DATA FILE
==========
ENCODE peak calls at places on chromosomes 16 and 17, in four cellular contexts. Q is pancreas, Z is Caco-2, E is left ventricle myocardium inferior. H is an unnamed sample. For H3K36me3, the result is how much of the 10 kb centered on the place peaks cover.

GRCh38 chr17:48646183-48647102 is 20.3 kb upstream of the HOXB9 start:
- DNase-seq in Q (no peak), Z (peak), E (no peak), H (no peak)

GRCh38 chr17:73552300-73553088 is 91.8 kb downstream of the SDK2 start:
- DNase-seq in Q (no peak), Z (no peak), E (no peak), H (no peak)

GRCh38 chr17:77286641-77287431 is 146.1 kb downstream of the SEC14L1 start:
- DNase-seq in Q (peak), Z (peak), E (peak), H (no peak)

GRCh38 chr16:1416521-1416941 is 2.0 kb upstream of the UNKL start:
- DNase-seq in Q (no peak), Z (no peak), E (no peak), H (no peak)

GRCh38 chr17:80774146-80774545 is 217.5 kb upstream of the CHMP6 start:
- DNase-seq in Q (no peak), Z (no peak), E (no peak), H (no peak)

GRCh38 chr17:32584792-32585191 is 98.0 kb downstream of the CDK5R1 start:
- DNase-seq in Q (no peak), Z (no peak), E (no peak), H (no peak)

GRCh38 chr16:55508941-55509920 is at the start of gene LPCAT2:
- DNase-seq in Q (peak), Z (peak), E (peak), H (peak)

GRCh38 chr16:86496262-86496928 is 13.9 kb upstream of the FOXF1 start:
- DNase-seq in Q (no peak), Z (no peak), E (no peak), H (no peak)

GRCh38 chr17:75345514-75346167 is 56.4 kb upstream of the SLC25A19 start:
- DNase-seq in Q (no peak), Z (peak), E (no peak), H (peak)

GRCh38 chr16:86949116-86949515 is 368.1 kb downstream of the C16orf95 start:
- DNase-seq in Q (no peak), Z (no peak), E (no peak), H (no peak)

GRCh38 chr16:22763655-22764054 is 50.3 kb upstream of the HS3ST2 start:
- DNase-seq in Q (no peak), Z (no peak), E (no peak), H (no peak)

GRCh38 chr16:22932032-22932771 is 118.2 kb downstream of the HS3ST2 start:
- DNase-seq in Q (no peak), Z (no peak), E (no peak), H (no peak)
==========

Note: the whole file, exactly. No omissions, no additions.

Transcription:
ENCODE peak calls at places on chromosomes 16 and 17, in four cellular contexts. Q is pancreas, Z is Caco-2, E is left ventricle myocardium inferior. H is an unnamed sample. For H3K36me3, the result is how much of the 10 kb centered on the place peaks cover.

GRCh38 chr17:48646183-48647102 is 20.3 kb upstream of the HOXB9 start:
- DNase-seq in Q (no peak), Z (peak), E (no peak), H (no peak)

GRCh38 chr17:73552300-73553088 is 91.8 kb downstream of the SDK2 start:
- DNase-seq in Q (no peak), Z (no peak), E (no peak), H (no peak)

GRCh38 chr17:77286641-77287431 is 146.1 kb downstream of the SEC14L1 start:
- DNase-seq in Q (peak), Z (peak), E (peak), H (no peak)

GRCh38 chr16:1416521-1416941 is 2.0 kb upstream of the UNKL start:
- DNase-seq in Q (no peak), Z (no peak), E (no peak), H (no peak)

GRCh38 chr17:80774146-80774545 is 217.5 kb upstream of the CHMP6 start:
- DNase-seq in Q (no peak), Z (no peak), E (no peak), H (no peak)

GRCh38 chr17:32584792-32585191 is 98.0 kb downstream of the CDK5R1 start:
- DNase-seq in Q (no peak), Z (no peak), E (no peak), H (no peak)

GRCh38 chr16:55508941-55509920 is at the start of gene LPCAT2:
- DNase-seq in Q (peak), Z (peak), E (peak), H (peak)

GRCh38 chr16:86496262-86496928 is 13.9 kb upstream of the FOXF1 start:
- DNase-seq in Q (no peak), Z (no peak), E (no peak), H (no peak)

GRCh38 chr17:75345514-75346167 is 56.4 kb upstream of the SLC25A19 start:
- DNase-seq in Q (no peak), Z (peak), E (no peak), H (peak)

GRCh38 chr16:86949116-86949515 is 368.1 kb downstream of the C16orf95 start:
- DNase-seq in Q (no peak), Z (no peak), E (no peak), H (no peak)

GRCh38 chr16:22763655-22764054 is 50.3 kb upstream of the HS3ST2 start:
- DNase-seq in Q (no peak), Z (no peak), E (no peak), H (no peak)

GRCh38 chr16:22932032-22932771 is 118.2 kb downstream of the HS3ST2 start:
- DNase-seq in Q (no peak), Z (no peak), E (no peak), H (no peak)